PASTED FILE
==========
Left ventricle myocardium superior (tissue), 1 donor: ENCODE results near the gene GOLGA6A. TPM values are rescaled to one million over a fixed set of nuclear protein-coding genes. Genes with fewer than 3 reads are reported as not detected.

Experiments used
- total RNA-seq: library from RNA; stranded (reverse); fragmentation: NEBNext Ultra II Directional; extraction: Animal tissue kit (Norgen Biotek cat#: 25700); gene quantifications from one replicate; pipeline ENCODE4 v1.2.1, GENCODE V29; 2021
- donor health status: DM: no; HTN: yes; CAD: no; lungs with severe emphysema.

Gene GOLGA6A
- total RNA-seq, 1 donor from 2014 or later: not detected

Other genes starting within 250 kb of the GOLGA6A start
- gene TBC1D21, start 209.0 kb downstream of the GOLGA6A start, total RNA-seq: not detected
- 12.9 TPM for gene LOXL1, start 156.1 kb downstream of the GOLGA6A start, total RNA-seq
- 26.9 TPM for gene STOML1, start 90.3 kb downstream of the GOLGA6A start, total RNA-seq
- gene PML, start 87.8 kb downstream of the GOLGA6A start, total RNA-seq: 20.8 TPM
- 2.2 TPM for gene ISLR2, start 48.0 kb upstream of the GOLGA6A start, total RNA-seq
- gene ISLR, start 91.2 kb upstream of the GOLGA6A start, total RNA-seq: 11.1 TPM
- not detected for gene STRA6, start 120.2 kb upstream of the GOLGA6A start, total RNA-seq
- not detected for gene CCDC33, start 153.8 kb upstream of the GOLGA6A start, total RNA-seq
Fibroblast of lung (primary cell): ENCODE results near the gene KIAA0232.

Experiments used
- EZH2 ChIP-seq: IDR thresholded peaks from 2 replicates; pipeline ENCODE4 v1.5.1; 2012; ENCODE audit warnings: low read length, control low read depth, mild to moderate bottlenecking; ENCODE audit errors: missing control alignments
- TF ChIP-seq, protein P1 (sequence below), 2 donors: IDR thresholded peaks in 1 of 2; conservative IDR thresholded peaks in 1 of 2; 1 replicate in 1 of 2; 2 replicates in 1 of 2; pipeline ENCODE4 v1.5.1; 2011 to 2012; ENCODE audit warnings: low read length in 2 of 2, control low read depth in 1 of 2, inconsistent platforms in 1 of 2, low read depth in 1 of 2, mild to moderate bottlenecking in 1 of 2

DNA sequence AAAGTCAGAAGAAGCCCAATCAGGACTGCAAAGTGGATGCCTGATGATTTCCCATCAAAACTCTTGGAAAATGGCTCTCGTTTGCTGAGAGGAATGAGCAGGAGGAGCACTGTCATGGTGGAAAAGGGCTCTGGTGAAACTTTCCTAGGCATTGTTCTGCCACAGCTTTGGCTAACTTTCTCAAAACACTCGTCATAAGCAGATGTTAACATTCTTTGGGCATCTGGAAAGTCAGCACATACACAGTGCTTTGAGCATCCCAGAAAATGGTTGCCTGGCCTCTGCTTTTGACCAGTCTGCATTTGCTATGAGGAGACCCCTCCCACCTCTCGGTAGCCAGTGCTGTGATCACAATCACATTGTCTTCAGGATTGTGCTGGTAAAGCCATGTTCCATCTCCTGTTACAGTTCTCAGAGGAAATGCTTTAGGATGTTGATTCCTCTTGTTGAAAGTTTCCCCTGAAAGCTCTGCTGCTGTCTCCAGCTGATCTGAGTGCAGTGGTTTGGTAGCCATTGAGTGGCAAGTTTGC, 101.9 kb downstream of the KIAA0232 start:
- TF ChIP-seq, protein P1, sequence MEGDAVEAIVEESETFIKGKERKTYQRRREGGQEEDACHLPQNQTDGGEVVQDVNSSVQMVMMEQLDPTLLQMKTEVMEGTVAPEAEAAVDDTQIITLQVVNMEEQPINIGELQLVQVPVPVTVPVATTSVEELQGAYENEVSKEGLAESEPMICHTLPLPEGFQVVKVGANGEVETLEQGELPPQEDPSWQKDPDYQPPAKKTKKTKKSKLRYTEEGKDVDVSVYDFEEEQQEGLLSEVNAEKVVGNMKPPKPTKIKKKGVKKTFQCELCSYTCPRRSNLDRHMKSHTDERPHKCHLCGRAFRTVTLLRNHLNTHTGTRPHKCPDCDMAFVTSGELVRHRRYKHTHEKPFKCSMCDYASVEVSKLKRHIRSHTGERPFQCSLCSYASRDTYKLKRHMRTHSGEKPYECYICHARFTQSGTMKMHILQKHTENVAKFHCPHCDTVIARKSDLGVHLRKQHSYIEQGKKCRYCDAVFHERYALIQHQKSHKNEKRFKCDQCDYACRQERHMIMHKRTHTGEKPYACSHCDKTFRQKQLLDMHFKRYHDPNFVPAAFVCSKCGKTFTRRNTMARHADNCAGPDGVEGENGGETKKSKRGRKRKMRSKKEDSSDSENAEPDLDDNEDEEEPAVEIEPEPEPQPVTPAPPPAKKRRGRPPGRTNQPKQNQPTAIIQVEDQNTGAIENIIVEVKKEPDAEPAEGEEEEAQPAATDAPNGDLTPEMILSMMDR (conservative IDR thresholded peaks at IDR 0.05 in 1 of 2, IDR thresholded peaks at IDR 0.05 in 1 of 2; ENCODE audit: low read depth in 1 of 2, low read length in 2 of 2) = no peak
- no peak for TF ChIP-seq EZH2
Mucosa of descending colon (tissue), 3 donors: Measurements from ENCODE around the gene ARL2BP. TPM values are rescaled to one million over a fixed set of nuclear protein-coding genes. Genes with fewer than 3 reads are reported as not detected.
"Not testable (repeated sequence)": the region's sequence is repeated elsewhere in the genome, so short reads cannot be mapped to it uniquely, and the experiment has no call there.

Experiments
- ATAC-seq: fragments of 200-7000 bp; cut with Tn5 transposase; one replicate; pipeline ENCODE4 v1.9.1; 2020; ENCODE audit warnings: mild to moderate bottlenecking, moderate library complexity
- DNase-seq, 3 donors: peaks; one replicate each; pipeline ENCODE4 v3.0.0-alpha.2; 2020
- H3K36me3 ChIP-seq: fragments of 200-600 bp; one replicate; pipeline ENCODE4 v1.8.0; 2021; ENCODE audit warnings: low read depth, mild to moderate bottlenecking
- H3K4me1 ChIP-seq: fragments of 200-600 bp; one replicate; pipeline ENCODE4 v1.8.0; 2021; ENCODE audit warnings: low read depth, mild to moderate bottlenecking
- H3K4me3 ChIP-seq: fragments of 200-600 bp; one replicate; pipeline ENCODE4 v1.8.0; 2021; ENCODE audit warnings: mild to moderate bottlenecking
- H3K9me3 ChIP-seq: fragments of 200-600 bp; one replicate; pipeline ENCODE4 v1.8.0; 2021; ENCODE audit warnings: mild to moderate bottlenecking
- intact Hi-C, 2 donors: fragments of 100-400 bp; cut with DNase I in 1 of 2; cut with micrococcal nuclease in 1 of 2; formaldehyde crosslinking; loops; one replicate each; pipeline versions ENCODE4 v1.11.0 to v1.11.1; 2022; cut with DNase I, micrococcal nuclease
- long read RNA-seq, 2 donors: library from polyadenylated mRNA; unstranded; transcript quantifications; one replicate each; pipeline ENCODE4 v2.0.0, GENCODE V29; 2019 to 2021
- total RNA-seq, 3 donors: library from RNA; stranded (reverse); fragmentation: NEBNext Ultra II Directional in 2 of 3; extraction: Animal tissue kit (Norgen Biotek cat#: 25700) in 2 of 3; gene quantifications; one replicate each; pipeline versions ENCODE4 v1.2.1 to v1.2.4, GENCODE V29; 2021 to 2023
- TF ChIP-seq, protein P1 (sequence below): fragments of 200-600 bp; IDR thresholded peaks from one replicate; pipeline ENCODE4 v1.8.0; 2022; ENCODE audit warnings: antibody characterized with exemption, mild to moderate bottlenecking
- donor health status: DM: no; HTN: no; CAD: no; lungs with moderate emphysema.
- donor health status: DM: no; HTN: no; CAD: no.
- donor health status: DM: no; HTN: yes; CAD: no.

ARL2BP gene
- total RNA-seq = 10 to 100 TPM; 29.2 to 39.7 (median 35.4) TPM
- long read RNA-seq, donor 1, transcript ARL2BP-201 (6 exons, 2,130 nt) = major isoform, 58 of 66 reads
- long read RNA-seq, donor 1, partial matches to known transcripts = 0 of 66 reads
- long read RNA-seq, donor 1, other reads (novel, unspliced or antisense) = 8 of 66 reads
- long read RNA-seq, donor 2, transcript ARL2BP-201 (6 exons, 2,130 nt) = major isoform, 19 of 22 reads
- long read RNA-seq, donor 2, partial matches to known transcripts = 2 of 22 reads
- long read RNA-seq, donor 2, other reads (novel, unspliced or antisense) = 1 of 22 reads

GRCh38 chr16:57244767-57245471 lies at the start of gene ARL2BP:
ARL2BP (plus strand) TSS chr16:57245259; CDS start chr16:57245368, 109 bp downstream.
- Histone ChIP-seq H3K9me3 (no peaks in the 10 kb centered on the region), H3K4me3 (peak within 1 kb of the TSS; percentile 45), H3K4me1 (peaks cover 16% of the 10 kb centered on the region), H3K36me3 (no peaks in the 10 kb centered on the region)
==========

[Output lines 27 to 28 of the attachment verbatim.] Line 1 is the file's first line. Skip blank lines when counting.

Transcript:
- DNase-seq, 3 donors: peaks; one replicate each; pipeline ENCODE4 v3.0.0-alpha.2; 2020
- H3K36me3 ChIP-seq: fragments of 200-600 bp; one replicate; pipeline ENCODE4 v1.8.0; 2021; ENCODE audit warnings: low read depth, mild to moderate bottlenecking